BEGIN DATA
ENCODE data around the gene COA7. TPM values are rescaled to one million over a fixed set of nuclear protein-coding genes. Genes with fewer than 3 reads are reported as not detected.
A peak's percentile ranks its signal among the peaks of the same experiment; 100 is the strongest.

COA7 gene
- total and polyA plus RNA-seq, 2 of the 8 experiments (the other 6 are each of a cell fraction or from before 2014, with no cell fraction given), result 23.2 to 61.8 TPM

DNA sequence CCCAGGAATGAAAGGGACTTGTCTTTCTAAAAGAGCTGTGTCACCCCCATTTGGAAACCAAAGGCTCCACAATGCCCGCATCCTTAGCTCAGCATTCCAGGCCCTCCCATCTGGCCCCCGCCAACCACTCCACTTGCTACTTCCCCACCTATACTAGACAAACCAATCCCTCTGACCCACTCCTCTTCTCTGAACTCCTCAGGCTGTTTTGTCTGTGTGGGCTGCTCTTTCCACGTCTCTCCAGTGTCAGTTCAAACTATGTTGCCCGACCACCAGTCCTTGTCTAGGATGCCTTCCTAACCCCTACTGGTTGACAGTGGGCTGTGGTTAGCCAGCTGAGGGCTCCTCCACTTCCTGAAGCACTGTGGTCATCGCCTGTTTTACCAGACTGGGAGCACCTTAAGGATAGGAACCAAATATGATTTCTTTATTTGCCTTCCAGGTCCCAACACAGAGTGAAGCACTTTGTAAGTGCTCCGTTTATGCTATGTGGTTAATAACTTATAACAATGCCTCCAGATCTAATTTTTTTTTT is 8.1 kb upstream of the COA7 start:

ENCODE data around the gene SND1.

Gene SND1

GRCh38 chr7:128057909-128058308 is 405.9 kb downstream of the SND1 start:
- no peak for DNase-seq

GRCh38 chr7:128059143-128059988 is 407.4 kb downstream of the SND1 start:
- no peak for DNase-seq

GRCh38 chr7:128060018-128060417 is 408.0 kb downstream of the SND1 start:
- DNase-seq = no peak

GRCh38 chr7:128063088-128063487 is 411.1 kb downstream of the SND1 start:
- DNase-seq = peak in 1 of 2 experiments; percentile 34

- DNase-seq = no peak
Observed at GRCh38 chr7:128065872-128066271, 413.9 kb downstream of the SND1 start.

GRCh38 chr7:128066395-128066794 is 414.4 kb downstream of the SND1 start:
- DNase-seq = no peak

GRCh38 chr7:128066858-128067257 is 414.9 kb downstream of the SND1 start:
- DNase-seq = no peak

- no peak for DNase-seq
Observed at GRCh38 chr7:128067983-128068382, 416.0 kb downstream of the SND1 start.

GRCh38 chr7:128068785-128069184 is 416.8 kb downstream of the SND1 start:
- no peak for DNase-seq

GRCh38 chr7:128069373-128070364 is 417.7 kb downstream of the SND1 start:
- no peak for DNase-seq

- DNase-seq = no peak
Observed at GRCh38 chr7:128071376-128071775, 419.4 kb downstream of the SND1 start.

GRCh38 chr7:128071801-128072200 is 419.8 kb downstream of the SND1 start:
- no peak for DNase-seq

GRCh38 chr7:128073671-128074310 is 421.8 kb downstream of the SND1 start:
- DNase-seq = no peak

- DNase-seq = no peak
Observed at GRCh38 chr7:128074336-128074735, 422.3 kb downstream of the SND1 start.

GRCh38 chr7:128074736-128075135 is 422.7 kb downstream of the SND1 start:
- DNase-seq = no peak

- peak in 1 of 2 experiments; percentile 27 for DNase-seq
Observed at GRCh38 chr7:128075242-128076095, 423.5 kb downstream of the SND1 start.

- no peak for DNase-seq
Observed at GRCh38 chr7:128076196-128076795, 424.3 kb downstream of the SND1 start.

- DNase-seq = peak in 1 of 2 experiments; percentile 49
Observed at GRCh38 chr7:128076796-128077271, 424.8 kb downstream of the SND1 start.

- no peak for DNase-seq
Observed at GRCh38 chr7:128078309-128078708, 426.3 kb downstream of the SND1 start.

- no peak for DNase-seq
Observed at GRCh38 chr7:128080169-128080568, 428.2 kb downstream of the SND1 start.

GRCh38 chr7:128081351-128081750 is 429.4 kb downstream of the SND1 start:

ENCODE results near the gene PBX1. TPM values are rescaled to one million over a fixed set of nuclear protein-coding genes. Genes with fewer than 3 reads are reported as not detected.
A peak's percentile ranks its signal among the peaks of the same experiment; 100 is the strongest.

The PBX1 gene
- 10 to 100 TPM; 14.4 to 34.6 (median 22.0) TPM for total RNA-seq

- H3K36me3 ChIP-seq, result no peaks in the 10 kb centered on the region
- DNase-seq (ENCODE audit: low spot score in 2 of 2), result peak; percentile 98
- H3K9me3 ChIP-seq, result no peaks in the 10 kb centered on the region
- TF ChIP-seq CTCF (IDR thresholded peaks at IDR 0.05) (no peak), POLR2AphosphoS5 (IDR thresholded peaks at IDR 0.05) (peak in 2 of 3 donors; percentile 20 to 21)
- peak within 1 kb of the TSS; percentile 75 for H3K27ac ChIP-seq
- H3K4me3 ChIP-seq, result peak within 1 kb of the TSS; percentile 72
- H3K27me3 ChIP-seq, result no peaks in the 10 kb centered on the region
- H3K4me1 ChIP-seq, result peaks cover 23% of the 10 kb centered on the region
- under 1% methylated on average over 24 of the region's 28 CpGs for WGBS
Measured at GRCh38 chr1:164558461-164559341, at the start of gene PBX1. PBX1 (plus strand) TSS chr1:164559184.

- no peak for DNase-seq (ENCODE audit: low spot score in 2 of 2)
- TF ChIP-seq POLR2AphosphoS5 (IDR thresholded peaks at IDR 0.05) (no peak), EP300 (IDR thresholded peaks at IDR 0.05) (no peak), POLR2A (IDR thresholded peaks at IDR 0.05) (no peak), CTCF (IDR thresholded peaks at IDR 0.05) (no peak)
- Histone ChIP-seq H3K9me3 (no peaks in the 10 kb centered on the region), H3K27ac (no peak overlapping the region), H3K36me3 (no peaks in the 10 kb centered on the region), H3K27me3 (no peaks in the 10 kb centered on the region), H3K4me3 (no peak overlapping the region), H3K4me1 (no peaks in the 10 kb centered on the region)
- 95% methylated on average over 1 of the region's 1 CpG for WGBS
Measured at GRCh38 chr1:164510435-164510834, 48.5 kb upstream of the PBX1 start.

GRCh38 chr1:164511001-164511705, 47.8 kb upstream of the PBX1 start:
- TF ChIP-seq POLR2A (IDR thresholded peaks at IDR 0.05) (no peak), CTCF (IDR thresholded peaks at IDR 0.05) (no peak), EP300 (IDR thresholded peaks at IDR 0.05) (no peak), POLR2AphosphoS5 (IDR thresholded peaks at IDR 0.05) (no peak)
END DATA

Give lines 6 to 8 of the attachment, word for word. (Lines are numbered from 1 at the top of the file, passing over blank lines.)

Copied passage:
ENCODE data around the gene SND1.

Gene SND1

GRCh38 chr7:128057909-128058308 is 405.9 kb downstream of the SND1 start: